It was a Thursday when I arrived and I wasn’t due into the office until Monday morning. On the Friday afternoon I finally built up the confidence to drive the Mustang to Whole Foods to get some milk, because I had already gathered that no one in LA walks anywhere. As I turned the key my heart was thumping so hard that I had to keep my mouth a little bit open or my teeth chattered. I drove my speed machine out from underground like a ninety-year-old granny with severe cataracts and a hump back. I was so close to the steering wheel that my chest was resting on it, and I was holding on so tight that my knuckles were pure white. Pulling out of the drive way felt like edging into an unknown and scary land, but with three cars angrily waiting behind me I had to eventually move forward. Suddenly I was bunny hopping along Hauser dreading the moment that I had to turn left. When I approached the lights they were red. I waited until they were green then swung my steering wheel hard to the left and pelted it onto 3rd Street screeching out a stonking wheel spin as I went. Thinking I had done rather well you can imagine my confusion when I received a barrage of honks from the other cars at the crossroads. When I looked into my rear view mirror there appeared to be a few vehicles stopped at funny angles in the middle of the road. Then it dawned on me; to turn left in America means that you cross on coming traffic. OOHHHHHH!!! I had not even considered that my hell raising right angled turn was actually cutting off the poor blighter coming the other way. I resumed my grannies disposition and drove the next 400 yards to Whole Foods at approximately four miles per hour. I managed to arrive there safe and sound but then had the whole ordeal of parking to deal with. Compared to my previous modes of transport on Guernsey, this thing had a girth on it that had me convinced I was driving in four lanes at once. Having to swerve it into a space freaked me out more than the thought of childbirth. The mathematics of it all were not computing in my brain, as I looked out of the windscreen the bonnet was like a ping-pong table, and the spaces were intimidating little dens that showed absolutely no signs of wanting to accommodate me or my car. I was so paranoid about bumping into something that after umpteen attempts at parking I eventually gave up and drove back to my apartment. Slowly. And minus my milk! Hollywood 1 – Dawn 0!
When Monday came I couldn’t wait to get started in the office. After a dramatic drive I arrived at 1135 North Mansfield Avenue and parked my car (nervously) in one of the spaces marked, The Incubator. After going up four stories in a lift I was there. Finally I was about to experience the reason I had left my entire world behind me and flown half way around the world – The Incubator. I felt like it was my first day at school and I had no idea what to expect, or who I would meet and how well I would do. I was excited, and then nervous, and then excited again but if I am honest, mostly nervous. As I poked my head around the door and peered in it all rather surprisingly looked a bit normal. It was large square room, with a green colour scheme and around fifteen desks arranged around grey partitioning. It wasn’t the colour crazy, funky TV production company that you might see in London – it was more subdued than that. On the back wall was written, The Incubator, all in lower case and in deep green ink. To the left of me I got the sense that there was a kitchen as the smell of coffee and the sound of clanking spoons on china was filling the office. It might have been a quiet atmosphere but it was warm, and as soon as I walked in I felt welcome. I was just about to introduce myself to a lady who was sitting reasonably near the door, when Beverly and TPG came out of the kitchen and threw their arms around me. It was lovely, so exciting. They were over the moon that I had found it and couldn’t wait to show me round.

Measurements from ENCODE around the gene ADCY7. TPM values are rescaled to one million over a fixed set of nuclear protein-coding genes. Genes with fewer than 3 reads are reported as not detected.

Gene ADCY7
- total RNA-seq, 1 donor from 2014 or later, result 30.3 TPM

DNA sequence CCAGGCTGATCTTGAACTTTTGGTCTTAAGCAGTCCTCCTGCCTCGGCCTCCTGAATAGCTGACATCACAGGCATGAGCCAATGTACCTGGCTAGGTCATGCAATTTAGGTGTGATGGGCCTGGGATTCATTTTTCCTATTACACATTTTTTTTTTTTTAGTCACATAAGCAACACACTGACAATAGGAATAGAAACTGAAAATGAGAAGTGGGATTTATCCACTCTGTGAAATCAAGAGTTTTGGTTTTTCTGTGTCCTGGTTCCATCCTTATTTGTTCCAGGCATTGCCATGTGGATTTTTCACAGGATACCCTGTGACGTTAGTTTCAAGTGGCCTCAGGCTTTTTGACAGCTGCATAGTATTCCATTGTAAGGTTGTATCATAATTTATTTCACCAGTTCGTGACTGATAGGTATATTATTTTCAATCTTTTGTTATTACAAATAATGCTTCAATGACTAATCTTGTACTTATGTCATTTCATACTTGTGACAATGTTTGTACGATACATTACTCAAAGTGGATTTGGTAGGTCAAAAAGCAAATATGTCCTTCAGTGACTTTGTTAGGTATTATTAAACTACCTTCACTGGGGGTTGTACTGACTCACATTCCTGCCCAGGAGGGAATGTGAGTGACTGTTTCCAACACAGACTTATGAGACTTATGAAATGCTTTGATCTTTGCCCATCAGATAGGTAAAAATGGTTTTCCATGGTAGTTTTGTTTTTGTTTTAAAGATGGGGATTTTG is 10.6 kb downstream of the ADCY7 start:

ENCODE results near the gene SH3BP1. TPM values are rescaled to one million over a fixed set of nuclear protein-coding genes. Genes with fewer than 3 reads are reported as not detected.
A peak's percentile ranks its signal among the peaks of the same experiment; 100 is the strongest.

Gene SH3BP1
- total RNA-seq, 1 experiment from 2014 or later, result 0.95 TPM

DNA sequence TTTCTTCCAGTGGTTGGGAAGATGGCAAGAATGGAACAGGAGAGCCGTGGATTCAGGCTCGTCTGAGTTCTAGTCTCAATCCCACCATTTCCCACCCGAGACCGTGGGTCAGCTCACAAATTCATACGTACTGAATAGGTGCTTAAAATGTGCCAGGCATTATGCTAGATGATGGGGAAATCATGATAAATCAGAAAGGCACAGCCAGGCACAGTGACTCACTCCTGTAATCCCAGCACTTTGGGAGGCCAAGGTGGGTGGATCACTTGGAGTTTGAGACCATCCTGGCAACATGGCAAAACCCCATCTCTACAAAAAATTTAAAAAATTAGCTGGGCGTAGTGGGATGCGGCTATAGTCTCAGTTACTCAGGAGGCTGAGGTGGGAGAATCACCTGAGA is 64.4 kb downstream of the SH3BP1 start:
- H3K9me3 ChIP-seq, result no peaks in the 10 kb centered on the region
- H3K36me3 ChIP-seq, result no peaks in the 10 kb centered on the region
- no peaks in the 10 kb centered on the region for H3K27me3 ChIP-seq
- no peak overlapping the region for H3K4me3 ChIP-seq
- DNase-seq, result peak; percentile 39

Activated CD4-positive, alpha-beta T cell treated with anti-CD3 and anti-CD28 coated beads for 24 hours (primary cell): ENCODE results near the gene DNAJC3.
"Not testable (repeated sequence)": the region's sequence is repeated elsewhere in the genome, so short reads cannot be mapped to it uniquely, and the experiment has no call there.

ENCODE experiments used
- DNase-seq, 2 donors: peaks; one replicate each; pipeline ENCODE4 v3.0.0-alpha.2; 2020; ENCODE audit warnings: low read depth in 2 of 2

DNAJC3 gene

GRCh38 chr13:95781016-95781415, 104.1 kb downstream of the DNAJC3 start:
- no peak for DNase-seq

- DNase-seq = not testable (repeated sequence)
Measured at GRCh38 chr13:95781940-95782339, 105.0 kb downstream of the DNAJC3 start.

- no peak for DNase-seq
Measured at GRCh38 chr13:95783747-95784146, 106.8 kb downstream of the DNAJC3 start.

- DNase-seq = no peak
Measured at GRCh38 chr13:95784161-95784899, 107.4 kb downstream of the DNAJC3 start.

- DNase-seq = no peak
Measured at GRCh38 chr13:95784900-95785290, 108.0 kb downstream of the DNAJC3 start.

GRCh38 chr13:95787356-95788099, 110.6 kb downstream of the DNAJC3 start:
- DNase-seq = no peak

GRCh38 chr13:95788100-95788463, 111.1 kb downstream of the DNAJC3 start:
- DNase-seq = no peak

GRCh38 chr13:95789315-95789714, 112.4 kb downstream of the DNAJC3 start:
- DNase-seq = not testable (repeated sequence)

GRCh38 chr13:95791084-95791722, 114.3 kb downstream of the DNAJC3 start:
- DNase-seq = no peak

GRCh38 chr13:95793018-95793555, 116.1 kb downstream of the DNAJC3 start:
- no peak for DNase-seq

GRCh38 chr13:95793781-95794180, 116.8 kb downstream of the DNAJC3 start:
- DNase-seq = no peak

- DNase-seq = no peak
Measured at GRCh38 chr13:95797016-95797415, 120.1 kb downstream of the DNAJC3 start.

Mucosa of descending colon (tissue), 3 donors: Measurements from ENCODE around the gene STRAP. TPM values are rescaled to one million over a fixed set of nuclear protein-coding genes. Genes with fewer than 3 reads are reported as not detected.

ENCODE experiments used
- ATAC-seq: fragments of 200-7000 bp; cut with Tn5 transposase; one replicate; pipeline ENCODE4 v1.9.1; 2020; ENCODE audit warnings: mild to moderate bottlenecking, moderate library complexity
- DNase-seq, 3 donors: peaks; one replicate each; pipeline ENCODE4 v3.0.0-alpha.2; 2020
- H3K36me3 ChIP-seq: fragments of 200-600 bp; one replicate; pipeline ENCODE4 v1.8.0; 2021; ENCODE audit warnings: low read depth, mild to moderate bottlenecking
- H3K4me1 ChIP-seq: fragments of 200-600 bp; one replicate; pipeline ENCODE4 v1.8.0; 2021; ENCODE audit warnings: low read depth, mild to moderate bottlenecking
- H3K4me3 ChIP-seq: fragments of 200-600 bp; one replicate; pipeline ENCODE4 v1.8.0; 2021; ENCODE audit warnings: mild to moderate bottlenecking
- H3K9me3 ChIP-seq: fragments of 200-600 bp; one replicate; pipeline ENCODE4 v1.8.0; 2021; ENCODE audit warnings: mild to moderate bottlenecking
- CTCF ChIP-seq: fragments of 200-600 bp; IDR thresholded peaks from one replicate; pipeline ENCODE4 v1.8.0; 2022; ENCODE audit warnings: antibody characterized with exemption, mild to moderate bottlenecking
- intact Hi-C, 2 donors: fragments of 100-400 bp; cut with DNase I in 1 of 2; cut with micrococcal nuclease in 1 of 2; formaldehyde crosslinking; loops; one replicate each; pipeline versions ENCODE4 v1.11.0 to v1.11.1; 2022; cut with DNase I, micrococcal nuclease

First I was introduced to lots of my new colleagues. There was Selma, the Production Manager who seemed to be the one in charge. She was pretty, slightly round and in her early forties and I instantly wanted to cuddle due to her loveliness. Then there was Olive, a very sweet and softly spoken lady in her mid thirties who looked after the legal department. There was Temple, cute accountant with a high-pitched voice and a nose that scrunched up when she laughed. There was Clinton, a balding Production Coordinator in his early twenties who had a sweet smile and a very capable handshake. And then – maybe most pleasing of all – there was Frank. This early thirties hunk of a development producer was so good looking that I think I might have dribbled when we were introduced. Suddenly Beverly’s inclination towards working in development made a lot more sense.